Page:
Each generation has had its own “great”, so we had Puskas (Hungary) in the 1950’s, Pele (Brazil) in the 1960’s, Maradona (Argentina) in the 1980’s and now we have Messi (Argentina).
In my opinion, the debate so far has failed to focus on one important factor which is that in deciding who is the greatest it is not sufficient to look at who could play the game well but you also have to look at what they achieved. The measure of greatness is not only how you play but largely what you achieve. Lots of players were excellent but never achieved anything or set any records.
Comparing players with each other is largely a matter of opinion which is always open to argument and counter-argument. Also, opinions are always laced with speculation and value-judgments and each generation claims ownership of the greatest.
On the other hand, the question of achievements and records are a matter of fact and is not open to argument or contradiction. You are entitled to your opinion but not your own facts. It is from these facts that one can decide who is the greatest.
For the purpose of the ‘who is the greatest?’ debate it is necessary to look at players across generation lines and match up their achievements against each other and compare them.
When you look at the record of achievements of one player, he will never be equaled and all great soccer players are measured against the Brazilian who once made the world stop to watch his mesmerizing play.
His name is Edison Arantes do Nascimento (Pele). He was born in 1940 in Tres Coracoes, Minas Gerais, Brazil. He grew up in poverty and could not afford a soccer ball so he would use a sock stuffed with newspaper and tied with a string or grapefruit to practice his skills (Pele Biography -Soccer Maniak, by Armin Serdarevic).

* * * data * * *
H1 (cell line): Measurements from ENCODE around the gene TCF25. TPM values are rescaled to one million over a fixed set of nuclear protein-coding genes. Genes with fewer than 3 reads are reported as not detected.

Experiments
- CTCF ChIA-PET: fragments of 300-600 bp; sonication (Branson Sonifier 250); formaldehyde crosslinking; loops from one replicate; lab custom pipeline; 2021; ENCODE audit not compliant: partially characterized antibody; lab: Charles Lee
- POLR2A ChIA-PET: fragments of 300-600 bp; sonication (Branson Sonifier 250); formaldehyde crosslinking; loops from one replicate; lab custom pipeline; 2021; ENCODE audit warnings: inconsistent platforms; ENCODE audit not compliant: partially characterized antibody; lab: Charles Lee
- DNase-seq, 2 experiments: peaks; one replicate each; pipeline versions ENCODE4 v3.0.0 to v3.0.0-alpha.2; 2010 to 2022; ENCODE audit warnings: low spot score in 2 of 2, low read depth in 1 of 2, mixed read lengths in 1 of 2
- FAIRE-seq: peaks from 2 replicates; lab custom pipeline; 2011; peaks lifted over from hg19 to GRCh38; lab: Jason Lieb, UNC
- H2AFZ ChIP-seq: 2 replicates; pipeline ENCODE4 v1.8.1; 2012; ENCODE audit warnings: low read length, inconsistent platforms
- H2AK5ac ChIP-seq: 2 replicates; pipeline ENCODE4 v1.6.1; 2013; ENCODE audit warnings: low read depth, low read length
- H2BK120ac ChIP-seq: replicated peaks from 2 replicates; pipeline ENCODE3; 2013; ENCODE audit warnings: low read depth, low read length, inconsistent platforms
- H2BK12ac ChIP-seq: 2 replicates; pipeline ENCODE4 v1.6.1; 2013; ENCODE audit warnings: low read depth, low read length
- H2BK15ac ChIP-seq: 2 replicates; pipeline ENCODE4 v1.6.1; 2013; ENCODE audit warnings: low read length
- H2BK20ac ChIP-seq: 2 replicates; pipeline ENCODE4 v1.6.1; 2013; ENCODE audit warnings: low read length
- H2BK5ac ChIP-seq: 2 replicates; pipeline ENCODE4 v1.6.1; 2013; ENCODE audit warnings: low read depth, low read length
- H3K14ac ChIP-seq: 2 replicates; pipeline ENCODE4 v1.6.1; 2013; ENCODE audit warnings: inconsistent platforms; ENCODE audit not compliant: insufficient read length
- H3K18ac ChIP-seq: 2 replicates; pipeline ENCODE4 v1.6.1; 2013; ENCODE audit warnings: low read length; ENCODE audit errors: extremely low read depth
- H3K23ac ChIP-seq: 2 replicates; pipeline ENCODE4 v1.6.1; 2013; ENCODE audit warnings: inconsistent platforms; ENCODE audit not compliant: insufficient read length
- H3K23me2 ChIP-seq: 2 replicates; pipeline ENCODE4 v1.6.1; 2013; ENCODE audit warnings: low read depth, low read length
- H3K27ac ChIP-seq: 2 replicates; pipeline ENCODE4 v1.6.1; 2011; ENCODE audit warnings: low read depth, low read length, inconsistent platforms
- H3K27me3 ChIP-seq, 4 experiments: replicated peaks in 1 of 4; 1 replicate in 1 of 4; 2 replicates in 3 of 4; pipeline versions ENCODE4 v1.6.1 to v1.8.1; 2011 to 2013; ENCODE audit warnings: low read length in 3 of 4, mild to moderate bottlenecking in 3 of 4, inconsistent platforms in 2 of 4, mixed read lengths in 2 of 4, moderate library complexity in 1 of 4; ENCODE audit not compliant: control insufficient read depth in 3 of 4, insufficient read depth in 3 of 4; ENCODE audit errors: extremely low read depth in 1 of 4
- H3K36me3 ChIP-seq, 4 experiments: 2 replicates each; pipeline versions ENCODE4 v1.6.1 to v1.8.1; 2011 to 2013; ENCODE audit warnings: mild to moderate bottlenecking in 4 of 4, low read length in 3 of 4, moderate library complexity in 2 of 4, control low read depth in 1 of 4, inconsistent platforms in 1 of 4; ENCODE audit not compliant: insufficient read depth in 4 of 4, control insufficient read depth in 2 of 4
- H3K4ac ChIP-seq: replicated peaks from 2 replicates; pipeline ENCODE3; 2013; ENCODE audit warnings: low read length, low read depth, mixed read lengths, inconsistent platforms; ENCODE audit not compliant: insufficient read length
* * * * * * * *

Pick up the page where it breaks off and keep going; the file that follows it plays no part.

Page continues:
A look at Pele’s remarkable record of achievements will not end the debate about the greatest but should leave no doubt that Pele’s status as the King of soccer is unchallenged.
In (Pele Biography etc.), his records are first highlighted and then his domestic and international achievements are listed as follows:-
1. Pele scored his first international goal in his first match against Argentina at the Maracana stadium on July 7, 1957 at the age of 16 to become the youngest player to score in international soccer.
2. In his first World Cup game against the USSR in 1958 he became the youngest player to play in the World Cup at 17 and with his goal against Wales the youngest player to score a goal during a World Cup.
3. In the semi-final against France in 1958 he became the youngest player to score a hat-trick (3 goals in one match) and the youngest player to play in the World Cup final match.
4. In the final he scored 2 goals, one of which was selected as one of the best goals in the history of the World Cup. He lobbed the ball over the defender and then followed up with a volley shot and the ball ended up in the back of the net.
5. He finished the tournament tied for second place in most goals scored (6) in 4 matches and was named young player of the tournament. He won the Silver Ball as the second best player behind Didi (another Brazilian).
6. In the 1970 World Cup he was named Player of the tournament.
7. Pele is considered by FIFA as the most prolific scorer in history with 1281 goals in 1363 matches in all competitions.
8. He scored in two different World Cup finals.
9. After the 1958 World Cup he was declared by the Brazilian government an “official national treasure” to ward off offers from European clubs and prevent him from being transferred out of the country.
10. Which other player could cause the Nigerian Civil War in 1967 to be put on a 48 hour ceasefire so that they could watch him play an exhibition game in Lagos?
1) Achievements with Santos- Copa Libertadores (twice), Campeonato Paulista (10 times), Taça Brazil (5 times), Torneio Roberto Gomes Pedrosa (once), Torneio Rio-São Paulo ( 4 times), Intercontinental Cup (twice) and Recopa Intercontinental: (once).
2) Achievements with New York Cosmos- North American Soccer League, Soccer Bowl (once).
INTERNATIONAL ACHIEVEMENTS WITH BRAZIL
• Roca Cup- (twice) and FIFA World Cup (three times).